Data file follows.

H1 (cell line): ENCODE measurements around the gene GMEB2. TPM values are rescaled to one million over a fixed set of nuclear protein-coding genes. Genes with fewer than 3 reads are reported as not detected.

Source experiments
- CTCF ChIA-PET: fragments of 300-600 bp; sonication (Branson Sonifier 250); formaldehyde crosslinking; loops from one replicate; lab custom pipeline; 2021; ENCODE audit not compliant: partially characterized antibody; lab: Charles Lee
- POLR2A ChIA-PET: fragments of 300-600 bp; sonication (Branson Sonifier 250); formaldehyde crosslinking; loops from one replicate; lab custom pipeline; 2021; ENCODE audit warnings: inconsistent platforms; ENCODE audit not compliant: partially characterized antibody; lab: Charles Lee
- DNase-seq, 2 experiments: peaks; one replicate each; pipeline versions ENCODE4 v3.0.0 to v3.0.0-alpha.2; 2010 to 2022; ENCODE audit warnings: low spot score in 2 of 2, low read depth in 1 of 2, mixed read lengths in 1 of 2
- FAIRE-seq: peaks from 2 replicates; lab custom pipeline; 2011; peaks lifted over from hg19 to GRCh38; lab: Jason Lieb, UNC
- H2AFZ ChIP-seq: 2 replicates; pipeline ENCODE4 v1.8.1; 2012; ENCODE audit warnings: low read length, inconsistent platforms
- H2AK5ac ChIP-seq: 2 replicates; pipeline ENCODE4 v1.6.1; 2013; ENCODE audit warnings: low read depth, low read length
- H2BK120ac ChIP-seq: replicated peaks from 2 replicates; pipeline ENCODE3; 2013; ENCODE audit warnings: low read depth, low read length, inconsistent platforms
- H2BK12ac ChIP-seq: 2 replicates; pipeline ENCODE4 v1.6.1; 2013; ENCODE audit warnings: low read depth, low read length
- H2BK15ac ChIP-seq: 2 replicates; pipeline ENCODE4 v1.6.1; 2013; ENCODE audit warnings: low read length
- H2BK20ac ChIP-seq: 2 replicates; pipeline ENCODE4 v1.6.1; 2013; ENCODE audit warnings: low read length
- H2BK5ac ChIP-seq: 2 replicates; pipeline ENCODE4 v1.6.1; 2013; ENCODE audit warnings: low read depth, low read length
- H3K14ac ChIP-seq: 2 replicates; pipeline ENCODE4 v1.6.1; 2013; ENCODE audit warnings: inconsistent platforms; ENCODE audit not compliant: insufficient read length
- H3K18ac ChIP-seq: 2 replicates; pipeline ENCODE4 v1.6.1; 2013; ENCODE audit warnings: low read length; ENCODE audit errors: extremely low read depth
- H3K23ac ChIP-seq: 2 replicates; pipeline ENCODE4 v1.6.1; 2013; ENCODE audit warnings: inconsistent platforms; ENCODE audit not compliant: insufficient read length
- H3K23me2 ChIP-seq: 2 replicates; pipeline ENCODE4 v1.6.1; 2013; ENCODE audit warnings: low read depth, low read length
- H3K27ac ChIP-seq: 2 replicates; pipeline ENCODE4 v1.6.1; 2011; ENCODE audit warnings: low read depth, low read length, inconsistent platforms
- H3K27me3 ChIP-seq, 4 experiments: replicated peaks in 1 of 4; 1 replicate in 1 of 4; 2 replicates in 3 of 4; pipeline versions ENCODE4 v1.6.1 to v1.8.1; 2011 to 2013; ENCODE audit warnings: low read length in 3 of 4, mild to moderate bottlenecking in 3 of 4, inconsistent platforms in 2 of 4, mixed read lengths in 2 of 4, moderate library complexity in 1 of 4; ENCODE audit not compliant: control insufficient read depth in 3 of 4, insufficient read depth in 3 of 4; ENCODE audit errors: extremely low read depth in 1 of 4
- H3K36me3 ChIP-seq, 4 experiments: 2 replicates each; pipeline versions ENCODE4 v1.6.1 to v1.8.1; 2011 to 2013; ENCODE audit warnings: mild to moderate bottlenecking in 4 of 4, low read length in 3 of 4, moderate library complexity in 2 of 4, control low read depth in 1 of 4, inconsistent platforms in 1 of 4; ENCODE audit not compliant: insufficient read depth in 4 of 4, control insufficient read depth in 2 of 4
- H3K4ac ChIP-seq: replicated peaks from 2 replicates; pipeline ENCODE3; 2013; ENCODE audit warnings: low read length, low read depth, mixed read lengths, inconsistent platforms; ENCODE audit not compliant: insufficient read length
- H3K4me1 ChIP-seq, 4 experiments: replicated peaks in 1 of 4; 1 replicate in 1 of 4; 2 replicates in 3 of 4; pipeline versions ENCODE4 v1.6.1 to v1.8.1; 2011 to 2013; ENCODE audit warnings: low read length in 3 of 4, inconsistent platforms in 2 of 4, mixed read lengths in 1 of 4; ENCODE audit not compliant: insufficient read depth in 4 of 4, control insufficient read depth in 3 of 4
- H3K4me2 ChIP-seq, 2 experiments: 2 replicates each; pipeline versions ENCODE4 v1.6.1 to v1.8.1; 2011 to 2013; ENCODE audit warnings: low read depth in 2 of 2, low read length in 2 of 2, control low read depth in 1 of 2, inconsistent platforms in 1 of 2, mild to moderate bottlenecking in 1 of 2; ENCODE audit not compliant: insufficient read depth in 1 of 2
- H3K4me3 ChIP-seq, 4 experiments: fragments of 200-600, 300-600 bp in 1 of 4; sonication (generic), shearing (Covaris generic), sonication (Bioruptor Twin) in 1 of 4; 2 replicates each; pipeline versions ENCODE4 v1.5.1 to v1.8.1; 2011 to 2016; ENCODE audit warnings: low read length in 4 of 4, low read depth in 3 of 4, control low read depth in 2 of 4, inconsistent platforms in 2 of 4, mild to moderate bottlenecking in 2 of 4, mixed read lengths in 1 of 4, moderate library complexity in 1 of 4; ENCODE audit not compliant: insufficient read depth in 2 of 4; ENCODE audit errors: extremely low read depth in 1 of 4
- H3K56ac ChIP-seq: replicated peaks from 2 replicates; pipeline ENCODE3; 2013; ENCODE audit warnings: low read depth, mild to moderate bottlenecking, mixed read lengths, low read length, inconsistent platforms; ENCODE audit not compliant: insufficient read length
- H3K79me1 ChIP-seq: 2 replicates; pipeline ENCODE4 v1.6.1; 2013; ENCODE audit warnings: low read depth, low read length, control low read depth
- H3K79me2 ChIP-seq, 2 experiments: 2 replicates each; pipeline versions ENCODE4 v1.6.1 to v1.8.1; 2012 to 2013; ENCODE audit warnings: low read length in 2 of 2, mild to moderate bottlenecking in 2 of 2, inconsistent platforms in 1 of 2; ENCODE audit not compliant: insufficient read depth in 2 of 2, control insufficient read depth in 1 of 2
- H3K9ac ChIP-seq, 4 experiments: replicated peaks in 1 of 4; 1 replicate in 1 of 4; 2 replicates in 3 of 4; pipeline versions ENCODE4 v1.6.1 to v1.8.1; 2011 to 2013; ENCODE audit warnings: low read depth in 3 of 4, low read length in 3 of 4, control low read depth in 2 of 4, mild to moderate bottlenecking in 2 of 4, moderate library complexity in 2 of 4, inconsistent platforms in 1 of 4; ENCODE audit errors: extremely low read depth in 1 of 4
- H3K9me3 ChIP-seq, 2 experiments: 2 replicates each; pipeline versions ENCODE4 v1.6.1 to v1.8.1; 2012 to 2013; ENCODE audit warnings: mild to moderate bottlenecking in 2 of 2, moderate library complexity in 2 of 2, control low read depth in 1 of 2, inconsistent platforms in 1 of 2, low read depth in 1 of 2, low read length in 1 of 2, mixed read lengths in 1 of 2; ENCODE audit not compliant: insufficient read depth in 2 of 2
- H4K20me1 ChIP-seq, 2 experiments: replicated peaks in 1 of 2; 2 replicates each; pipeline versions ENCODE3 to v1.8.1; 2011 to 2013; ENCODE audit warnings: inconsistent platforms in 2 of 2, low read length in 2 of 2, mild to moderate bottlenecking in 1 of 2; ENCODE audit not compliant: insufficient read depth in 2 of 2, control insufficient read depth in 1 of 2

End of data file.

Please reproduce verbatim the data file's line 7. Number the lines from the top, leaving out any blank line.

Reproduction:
- H2AFZ ChIP-seq: 2 replicates; pipeline ENCODE4 v1.8.1; 2012; ENCODE audit warnings: low read length, inconsistent platforms